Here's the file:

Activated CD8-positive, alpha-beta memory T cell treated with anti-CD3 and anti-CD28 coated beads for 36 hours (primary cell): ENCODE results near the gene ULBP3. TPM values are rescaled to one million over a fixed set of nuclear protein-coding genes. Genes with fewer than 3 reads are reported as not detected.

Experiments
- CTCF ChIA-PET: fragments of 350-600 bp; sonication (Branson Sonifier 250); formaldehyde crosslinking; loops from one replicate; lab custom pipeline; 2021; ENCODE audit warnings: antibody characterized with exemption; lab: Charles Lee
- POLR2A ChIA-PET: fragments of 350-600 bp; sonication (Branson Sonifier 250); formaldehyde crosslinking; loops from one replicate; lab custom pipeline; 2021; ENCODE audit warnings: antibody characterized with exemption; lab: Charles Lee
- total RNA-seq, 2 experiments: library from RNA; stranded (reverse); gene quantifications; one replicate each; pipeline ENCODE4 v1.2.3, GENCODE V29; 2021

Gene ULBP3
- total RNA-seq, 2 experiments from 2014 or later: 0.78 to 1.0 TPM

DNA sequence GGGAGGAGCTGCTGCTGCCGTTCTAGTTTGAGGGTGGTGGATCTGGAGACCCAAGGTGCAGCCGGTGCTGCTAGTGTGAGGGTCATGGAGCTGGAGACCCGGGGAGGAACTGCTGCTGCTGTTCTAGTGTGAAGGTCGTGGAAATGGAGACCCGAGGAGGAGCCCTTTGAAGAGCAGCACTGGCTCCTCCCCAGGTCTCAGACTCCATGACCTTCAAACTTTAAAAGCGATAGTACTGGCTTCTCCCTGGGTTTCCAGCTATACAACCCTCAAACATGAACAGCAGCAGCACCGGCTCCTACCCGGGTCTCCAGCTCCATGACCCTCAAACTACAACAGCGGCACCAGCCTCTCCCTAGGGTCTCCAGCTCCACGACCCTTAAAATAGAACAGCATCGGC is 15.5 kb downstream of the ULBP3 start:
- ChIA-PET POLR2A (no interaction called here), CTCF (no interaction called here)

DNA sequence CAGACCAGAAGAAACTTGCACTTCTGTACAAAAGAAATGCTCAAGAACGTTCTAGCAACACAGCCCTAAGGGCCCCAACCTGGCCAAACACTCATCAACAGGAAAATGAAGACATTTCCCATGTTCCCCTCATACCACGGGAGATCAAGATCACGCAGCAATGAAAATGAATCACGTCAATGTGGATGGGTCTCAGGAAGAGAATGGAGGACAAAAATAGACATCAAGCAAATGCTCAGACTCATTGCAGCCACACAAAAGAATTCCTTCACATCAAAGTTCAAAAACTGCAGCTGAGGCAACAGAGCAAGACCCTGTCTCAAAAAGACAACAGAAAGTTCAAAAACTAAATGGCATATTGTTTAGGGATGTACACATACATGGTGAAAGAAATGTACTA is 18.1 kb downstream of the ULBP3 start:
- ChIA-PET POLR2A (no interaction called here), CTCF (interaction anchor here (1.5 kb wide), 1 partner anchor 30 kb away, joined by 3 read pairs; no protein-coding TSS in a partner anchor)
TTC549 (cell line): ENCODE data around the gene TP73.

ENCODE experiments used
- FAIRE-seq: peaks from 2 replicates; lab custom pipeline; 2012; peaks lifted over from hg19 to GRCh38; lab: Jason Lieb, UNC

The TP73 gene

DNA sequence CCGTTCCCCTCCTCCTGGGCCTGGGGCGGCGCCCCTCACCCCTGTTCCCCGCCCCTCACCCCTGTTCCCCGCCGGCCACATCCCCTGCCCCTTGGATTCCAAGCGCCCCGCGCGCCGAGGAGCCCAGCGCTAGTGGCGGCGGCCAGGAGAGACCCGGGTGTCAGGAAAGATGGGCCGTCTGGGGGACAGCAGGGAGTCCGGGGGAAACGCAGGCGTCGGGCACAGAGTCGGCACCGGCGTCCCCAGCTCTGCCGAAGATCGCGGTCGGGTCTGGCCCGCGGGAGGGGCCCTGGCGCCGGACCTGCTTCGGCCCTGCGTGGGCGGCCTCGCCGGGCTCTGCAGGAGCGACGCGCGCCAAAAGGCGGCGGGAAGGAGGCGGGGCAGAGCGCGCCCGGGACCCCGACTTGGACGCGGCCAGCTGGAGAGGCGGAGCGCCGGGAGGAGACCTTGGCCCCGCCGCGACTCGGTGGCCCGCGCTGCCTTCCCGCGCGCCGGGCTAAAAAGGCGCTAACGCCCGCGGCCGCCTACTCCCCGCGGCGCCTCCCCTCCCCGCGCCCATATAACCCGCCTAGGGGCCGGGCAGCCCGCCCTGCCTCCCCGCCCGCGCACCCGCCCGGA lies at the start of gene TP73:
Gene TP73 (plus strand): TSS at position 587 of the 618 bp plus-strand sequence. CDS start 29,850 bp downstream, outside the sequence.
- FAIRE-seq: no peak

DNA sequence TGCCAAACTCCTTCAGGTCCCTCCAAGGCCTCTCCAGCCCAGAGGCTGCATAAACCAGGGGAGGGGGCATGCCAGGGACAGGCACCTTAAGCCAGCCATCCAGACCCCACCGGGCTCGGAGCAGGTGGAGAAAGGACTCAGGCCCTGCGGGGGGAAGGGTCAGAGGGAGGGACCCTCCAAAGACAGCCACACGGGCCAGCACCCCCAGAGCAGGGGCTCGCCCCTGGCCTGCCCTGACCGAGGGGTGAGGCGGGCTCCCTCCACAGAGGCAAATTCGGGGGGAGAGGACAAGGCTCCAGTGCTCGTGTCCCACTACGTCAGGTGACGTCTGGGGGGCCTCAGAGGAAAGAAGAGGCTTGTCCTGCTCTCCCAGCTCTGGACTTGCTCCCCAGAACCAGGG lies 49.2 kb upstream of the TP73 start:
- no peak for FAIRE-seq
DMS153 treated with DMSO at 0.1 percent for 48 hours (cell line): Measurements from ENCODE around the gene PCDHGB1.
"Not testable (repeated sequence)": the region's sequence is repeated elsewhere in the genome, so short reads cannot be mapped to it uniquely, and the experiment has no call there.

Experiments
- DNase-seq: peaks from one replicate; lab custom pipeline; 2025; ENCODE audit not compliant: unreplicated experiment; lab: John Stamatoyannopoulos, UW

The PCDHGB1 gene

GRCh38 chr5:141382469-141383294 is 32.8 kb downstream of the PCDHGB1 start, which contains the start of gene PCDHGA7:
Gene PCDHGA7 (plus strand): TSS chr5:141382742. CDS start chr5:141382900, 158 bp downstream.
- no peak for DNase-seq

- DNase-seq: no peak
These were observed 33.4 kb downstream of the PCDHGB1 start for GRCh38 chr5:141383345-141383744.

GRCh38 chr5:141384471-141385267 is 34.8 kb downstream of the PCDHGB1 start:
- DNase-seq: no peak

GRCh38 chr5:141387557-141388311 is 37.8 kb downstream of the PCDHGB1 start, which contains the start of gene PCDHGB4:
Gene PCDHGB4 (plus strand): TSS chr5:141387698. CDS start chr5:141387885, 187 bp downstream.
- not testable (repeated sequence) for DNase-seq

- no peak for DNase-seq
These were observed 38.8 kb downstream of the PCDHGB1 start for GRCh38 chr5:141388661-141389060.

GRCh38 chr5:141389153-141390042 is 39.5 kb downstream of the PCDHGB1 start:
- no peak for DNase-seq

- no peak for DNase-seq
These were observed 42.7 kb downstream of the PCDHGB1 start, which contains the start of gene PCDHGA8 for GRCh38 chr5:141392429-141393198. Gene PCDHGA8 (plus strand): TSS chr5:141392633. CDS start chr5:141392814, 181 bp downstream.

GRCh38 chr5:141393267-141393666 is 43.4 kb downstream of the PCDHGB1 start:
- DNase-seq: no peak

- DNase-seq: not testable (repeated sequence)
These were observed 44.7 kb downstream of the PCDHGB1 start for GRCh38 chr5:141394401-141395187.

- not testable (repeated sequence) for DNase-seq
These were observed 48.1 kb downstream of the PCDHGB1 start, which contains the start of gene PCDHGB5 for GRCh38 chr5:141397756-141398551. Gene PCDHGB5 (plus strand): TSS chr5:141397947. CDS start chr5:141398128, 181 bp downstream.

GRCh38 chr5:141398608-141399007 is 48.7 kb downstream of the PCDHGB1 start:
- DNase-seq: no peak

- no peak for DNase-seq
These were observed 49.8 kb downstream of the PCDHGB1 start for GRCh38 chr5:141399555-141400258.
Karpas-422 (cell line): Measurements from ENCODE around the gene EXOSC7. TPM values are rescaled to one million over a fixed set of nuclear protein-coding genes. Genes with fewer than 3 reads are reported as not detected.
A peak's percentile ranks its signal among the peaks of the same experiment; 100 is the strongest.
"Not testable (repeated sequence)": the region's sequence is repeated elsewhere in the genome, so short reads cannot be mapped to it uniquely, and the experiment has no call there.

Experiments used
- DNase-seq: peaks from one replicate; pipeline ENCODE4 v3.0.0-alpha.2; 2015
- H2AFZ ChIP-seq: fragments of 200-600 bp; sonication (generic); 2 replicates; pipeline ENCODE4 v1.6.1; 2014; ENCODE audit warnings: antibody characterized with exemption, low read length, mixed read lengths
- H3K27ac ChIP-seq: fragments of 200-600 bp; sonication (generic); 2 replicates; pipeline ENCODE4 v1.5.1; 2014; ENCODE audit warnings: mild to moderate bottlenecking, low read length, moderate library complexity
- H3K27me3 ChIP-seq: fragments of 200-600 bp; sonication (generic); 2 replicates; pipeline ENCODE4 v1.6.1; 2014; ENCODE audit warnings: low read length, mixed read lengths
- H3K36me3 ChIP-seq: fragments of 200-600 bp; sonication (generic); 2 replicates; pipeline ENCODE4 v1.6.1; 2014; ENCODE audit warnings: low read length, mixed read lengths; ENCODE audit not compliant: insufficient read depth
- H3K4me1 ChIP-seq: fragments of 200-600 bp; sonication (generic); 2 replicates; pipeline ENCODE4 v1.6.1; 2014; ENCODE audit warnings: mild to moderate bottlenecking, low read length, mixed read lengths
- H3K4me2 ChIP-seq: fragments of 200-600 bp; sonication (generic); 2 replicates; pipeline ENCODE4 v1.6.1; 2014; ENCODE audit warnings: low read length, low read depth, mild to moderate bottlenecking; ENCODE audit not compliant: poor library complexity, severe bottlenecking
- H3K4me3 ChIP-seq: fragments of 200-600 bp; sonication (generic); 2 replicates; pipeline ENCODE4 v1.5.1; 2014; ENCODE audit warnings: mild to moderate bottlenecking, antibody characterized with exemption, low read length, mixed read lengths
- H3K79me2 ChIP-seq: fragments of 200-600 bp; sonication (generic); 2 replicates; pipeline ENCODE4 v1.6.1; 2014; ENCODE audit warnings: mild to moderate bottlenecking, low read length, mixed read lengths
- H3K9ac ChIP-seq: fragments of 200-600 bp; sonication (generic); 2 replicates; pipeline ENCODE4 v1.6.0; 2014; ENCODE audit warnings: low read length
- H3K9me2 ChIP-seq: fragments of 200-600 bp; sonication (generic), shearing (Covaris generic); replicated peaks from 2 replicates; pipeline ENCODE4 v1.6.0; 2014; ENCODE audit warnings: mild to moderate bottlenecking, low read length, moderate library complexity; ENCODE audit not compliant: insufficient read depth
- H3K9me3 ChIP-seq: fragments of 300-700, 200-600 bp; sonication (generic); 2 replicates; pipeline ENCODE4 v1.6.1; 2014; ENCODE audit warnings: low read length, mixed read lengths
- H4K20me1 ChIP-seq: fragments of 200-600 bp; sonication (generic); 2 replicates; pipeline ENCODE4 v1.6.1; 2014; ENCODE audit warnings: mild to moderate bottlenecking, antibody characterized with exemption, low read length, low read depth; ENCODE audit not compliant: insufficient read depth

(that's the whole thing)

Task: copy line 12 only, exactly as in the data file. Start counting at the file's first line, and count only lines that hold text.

TTC549 (cell line): ENCODE data around the gene TP73.